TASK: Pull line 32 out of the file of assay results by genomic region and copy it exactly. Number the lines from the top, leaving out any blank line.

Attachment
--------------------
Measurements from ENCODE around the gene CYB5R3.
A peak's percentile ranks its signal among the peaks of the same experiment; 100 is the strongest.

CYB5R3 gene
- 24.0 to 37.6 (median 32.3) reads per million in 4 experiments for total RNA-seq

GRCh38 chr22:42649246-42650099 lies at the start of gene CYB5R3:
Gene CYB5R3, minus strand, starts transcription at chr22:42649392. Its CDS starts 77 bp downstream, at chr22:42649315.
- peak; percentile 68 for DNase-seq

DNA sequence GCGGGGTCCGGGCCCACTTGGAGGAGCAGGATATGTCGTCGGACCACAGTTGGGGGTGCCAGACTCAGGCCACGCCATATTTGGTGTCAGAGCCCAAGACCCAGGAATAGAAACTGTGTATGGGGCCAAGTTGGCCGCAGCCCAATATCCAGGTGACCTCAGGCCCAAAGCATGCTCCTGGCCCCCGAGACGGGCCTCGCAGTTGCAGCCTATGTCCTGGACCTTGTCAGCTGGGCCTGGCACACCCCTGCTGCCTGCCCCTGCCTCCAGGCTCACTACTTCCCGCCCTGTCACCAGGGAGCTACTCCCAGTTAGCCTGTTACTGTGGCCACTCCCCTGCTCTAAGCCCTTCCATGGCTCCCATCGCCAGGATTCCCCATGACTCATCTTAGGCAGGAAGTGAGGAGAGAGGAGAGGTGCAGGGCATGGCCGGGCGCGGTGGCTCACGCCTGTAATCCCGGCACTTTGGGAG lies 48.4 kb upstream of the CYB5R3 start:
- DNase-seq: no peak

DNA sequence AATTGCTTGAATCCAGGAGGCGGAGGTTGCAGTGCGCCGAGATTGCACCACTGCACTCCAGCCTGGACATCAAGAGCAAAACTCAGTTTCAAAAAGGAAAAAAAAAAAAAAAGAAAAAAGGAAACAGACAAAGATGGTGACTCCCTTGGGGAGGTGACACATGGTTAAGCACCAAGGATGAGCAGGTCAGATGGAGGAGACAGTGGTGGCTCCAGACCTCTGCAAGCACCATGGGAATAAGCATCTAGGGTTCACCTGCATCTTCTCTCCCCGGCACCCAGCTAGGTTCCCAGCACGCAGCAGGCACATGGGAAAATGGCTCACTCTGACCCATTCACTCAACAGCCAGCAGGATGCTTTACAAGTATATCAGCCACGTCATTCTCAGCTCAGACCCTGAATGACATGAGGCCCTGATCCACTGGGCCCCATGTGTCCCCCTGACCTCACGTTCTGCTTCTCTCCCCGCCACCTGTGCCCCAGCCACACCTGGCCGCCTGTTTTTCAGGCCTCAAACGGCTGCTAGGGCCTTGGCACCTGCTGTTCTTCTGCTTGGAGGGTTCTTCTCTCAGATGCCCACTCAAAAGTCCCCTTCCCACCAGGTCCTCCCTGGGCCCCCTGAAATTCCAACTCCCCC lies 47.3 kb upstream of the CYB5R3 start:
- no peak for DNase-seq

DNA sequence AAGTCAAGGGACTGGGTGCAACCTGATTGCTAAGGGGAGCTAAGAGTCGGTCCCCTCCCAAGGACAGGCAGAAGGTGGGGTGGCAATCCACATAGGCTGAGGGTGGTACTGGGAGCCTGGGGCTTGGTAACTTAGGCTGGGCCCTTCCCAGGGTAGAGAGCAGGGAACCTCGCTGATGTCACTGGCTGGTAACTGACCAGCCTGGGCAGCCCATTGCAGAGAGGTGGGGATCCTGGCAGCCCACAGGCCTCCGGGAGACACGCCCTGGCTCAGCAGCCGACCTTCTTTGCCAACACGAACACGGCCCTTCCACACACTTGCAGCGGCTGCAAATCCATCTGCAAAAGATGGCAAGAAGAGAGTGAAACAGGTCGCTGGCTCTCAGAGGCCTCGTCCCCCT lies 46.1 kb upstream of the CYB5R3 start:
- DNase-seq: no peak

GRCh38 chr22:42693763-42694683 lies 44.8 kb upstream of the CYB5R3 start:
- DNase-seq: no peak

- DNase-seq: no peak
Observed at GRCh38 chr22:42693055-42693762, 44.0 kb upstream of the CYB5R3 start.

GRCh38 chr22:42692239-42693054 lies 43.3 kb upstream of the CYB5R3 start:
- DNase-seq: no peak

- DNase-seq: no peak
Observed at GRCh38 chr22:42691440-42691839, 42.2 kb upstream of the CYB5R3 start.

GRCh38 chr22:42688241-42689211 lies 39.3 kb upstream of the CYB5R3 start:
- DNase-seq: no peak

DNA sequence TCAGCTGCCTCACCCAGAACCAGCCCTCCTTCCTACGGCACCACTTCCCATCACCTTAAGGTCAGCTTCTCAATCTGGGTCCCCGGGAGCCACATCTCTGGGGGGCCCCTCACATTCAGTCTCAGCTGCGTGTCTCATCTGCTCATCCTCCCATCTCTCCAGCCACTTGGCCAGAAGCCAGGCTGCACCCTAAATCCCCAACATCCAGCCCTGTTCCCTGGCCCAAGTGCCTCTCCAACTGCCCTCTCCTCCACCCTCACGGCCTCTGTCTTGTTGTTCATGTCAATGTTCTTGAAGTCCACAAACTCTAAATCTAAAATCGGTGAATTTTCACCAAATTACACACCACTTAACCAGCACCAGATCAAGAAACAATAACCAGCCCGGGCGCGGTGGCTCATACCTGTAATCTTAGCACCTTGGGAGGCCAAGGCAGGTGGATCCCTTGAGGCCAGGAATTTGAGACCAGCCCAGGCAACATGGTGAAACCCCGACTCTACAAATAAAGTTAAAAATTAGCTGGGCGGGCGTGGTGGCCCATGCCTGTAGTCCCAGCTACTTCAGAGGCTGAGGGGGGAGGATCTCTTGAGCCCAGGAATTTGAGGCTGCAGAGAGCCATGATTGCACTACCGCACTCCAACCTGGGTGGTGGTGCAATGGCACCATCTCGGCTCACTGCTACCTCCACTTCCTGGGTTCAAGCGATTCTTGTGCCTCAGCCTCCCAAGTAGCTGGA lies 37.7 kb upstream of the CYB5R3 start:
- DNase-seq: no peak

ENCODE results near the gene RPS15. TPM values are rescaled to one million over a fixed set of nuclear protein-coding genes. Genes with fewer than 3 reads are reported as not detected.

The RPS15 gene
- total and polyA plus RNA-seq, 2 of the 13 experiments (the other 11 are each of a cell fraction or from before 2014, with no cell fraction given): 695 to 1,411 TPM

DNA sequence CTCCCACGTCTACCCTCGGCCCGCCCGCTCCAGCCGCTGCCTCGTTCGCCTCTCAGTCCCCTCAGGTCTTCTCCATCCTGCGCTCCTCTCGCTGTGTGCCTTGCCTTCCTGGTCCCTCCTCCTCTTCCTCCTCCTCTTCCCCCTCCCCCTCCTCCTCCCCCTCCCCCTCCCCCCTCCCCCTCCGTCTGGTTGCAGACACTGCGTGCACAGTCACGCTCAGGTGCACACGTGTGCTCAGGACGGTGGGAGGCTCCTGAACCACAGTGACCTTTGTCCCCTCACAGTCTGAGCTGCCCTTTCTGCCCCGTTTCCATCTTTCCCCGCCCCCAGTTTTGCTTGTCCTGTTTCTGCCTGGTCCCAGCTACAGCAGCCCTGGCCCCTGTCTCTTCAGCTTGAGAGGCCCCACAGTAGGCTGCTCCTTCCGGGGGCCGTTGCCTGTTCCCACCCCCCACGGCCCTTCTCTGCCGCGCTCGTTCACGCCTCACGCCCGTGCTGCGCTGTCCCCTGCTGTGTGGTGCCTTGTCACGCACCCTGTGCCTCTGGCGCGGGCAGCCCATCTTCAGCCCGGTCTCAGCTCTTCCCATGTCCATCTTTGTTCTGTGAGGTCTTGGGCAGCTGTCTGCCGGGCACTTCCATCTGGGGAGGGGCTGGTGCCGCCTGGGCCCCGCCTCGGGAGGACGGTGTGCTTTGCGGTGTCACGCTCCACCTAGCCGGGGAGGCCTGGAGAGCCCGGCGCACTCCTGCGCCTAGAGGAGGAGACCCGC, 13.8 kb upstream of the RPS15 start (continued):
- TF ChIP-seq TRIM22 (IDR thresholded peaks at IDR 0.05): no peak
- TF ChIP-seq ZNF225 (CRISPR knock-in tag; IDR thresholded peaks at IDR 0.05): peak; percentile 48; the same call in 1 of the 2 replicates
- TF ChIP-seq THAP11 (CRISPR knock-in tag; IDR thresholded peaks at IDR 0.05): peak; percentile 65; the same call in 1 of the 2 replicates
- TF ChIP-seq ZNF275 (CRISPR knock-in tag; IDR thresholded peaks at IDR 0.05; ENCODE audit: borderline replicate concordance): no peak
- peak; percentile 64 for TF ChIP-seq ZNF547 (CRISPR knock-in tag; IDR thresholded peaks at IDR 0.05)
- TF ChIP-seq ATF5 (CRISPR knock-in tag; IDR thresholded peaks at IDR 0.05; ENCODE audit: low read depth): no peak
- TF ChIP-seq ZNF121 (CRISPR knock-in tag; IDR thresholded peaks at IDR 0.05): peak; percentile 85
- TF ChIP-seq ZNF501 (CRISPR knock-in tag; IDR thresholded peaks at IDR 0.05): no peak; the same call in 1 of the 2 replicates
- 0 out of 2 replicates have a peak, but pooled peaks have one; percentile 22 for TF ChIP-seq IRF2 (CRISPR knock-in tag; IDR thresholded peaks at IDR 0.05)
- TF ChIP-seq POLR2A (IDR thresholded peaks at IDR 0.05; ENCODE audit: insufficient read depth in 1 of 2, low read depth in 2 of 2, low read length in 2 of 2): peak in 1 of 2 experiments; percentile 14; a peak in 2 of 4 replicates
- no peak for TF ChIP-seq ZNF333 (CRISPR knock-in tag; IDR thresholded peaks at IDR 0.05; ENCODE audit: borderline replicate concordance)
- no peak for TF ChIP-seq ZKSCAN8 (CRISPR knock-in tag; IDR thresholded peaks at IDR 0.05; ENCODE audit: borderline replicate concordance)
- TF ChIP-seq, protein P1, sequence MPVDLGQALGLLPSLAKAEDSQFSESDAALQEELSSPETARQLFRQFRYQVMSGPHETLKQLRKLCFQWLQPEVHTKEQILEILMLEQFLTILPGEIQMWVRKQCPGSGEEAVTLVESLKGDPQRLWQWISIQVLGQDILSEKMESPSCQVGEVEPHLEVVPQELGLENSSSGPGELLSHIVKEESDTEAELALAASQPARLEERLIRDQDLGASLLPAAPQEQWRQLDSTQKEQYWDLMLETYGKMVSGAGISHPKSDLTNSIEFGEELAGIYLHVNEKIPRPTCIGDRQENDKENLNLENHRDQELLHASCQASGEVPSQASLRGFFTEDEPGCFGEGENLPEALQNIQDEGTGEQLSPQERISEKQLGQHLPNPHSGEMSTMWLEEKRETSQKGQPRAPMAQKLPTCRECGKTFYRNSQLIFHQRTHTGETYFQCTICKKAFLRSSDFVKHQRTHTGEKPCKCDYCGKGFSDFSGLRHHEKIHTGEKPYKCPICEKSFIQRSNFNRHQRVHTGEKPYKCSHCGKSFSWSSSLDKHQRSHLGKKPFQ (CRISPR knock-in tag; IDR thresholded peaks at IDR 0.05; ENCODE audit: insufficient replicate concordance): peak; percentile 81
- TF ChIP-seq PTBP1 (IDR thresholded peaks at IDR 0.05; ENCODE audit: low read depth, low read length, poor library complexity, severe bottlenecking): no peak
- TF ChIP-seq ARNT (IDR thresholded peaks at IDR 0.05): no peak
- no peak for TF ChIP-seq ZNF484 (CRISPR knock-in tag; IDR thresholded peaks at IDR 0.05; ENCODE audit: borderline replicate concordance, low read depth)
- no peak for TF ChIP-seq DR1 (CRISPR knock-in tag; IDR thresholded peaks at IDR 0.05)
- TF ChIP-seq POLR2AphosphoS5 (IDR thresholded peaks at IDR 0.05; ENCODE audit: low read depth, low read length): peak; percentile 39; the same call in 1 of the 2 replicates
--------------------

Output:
- TF ChIP-seq THAP11 (CRISPR knock-in tag; IDR thresholded peaks at IDR 0.05): peak; percentile 65; the same call in 1 of the 2 replicates